Step 22- Common Problems with Focus & Bend (FAB)

Step 22 - common problems with focus & bend

We often hear that it’s valuable to observe people making mistakes, as it can be a more effective way to learn. While Warwick can explain what might go wrong, sometimes seeing it happen serves as a better teacher. In our video library, there are clinic videos and virtual lesson videos available, organized in a separate section following a process order. However, when Robyn began teaching Rey the “Leading with Energy” exercise, it unexpectedly turned into a highly instructive video series.  We decided to do the same thing with Focus & Bend. 

For this reason, we encourage you to watch the video of their initial day working together and see if it resonates with your own experiences.

We understand that every horse is unique, and Rey is no exception. He presents his own set of challenges and quirks, just as your horse does in its own distinctive way. However, by watching the video, you can observe how we tackle some of the more common issues related to this exercise, often connected to the human’s body control and understanding the necessary steps for the horse to perform the exercise correctly.

After watching, go out and work on this exercise again. Don’t skip watching these videos because you don’t have any perceived problems.  Having this information is important so you know what to do if a problem arises. 

Consider whether you can relate to any of the problems that Robyn encountered. It’s essential to remember that Robyn made several mistakes, even though she is married to Warwick. So, be kind to yourself and grant yourself some patience and practice as you work through this exercise. Mastery takes time and learning from your mistakes is part of the process.

If you encounter any problems with the Focus & Bend, work on them until they are solved and then go back to the Focus & Bend exercise. 

You will continue working on the Focus & Bend exercise to the left until your horse goes off around you, off of the point (not having to use the flag) every time and maintains the correct bend.  Then you will keep them walking around you (we are not lunging them, but they are going to circle around you). This will be a tool you can use if you ever need to show a vet your horse in a circle – we do not teach it for that purpose, we teach it for collision avoidance purposes and to get them to read your energy, amongst other things. 

Remember how to navigate this course?  Just click on the topics below under Lesson Content.  Then at the bottom of each topic, there will be a button to move you to the next topic.   If you click on Next Lesson at the bottom of this page without going through all the topics, you will feel lost!  LESSONS = STEPS and the TOPICS = What we want you to learn about during that step.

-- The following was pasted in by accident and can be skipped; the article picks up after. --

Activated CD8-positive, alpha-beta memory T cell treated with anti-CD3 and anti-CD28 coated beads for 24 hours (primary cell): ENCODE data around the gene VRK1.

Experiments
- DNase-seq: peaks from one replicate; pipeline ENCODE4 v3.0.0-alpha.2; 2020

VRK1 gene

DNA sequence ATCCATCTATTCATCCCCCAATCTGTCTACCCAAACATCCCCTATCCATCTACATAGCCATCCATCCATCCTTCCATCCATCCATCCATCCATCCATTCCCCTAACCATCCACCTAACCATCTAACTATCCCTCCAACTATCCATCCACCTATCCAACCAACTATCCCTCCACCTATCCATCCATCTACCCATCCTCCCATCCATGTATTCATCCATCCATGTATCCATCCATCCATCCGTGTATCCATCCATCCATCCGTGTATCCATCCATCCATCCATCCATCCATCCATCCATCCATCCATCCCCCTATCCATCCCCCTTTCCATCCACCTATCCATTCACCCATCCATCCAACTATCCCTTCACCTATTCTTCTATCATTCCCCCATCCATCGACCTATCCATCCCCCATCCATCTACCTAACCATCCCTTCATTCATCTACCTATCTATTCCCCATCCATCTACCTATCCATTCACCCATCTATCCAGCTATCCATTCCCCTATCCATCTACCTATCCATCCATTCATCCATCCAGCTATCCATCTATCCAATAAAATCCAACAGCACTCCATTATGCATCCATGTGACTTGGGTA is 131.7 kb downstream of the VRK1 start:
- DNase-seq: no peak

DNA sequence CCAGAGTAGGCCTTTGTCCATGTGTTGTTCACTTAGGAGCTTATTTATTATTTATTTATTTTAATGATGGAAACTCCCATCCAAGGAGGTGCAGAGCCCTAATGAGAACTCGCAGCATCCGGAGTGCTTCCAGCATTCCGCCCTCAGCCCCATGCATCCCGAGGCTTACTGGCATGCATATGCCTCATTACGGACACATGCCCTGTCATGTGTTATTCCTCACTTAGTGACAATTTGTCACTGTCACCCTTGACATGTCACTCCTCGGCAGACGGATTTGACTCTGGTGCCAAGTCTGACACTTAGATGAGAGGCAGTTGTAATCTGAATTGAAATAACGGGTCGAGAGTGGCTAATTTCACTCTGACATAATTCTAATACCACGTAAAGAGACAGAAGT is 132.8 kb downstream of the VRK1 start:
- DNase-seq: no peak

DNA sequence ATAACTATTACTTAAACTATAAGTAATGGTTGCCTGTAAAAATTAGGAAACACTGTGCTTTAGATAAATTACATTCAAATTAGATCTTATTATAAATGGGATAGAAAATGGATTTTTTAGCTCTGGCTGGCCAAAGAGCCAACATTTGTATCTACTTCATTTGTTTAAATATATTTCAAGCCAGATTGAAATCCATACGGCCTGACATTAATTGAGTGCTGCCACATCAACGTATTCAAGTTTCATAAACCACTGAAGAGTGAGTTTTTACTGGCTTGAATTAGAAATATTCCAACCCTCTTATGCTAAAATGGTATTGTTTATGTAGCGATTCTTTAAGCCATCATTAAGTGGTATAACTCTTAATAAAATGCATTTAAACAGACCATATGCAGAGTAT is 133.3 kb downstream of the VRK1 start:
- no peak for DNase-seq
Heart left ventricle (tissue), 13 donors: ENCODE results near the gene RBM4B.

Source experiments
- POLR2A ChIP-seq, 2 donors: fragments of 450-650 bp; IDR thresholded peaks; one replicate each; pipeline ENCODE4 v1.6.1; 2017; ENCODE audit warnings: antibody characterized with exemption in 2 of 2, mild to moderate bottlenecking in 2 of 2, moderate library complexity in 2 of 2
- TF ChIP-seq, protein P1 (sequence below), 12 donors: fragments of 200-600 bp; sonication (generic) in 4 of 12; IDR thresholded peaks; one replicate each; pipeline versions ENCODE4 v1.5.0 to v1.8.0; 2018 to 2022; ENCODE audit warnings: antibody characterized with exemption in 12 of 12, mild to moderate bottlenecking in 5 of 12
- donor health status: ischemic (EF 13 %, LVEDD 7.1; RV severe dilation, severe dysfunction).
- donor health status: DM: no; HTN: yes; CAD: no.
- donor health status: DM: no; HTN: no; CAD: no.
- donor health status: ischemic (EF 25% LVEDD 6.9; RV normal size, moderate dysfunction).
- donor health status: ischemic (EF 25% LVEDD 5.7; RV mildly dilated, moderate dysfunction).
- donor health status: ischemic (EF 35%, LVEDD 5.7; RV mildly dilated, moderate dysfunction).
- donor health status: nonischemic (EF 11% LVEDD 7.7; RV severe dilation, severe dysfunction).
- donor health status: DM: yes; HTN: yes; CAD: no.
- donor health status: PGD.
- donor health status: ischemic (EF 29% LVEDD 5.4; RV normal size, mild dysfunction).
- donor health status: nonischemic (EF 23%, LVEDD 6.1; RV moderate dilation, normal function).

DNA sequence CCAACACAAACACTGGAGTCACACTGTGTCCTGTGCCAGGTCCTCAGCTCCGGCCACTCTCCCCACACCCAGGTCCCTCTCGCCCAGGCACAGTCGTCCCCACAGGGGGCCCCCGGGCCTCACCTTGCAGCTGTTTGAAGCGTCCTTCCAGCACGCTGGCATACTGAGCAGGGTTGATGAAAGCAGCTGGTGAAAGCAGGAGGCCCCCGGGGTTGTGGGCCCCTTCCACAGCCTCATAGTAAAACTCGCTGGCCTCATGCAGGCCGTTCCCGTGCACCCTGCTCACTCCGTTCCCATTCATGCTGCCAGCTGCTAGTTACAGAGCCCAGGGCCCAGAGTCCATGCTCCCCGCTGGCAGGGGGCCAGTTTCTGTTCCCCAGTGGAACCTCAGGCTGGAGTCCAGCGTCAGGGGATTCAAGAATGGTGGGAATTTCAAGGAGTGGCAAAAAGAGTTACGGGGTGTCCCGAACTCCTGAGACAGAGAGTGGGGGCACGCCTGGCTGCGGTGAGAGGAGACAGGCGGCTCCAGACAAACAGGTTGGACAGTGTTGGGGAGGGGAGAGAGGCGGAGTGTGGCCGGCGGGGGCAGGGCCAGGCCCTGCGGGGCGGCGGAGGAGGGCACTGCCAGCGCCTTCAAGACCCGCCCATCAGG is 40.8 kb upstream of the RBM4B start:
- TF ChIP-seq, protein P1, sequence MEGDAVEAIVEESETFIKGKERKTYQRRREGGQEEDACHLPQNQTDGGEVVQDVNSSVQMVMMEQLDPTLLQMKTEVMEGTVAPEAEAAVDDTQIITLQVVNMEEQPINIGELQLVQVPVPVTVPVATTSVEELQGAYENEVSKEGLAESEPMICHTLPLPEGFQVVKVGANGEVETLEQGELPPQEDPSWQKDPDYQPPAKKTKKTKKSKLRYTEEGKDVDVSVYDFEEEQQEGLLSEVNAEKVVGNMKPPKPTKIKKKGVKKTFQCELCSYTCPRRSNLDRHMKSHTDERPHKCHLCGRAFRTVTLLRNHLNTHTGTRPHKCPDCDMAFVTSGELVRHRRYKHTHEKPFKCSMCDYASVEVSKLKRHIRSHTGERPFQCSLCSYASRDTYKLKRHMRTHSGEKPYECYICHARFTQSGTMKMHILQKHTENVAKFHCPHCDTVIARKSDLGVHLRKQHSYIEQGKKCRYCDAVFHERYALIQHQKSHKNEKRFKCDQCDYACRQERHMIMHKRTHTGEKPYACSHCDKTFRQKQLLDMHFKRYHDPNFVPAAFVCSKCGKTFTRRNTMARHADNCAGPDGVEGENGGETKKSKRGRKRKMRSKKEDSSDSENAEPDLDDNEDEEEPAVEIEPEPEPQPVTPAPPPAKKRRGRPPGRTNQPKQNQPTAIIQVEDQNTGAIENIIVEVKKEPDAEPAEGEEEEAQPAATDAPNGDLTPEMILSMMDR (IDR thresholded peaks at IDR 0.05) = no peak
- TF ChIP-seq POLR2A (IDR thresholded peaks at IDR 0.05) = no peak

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This was perfect. I made ALL the mistakes.

Warwick, I am trying this with a horse that has been taught to “lunge for respect” by another training method (before I owned him). As a result, he is very sensitive to pointing, etc. On the one hand, he is really teaching me to be very careful about my energy and body language during this exercise, but it’s difficult for me to get him to stop when I release. He also anticipates a direction change (consistent with the lunging for respect method.) Suggestions?

Warwick Schiller avatar Warwick Schiller (Administrator) April 30, 2024 at 11:16 am

Are you stepping back to draw him in to stop?

I’ve tried that, with little to no success. He seems to become robotic the minute I raise my hand and expects an almost immediate direction change (consistent with that method). What did work last night, as I was thinking this through, was to quickly flash the flag in front of him after 1-2 steps away, then release. He stopped, straightened out and was totally focused on me then, rather than the gesture. I could see the wheels turning as he looked at me. I went through the steps again, repeated the flag and he did the same. I left him the night to think about it and we will try again tonight.

Warwick Schiller avatar Warwick Schiller (Administrator) May 1, 2024 at 10:27 am

I believe I asked if you step back and draw him in. Your reply was ”He seems to become robotic the minute I raise my hand and expects an almost immediate direction”.
Im unsure what you mean by “raise my hand”?

I’ve tried stepping back to draw him in, but that doesn’t seem to be effective. “Lunging for respect” means taking off at a trot or canter from the lift the lead and point to the left, so it’s hard to step back in time to stop that–he’s already past me. What I mean by “raising my hand” is the part of the Focus and Bend exercise when I lift my hand with the lead in it to point to the left.

Last night I tried the steps of Focus and Bend again and this time, he took one step, I lowered my hand and energy and he straightened out perfectly and stopped. I’ve had this horse for several years and he’s eager to please and tries to anticipate every move I make, so slowing him down to focus on me (rather than immediately reacting) is helping us both.

Warwick Schiller avatar Warwick Schiller (Administrator) May 2, 2024 at 4:05 pm

“so it’s hard to step back in time to stop that–he’s already past me.”

You need to rotate always so you are facing him, then there is no “past you”.

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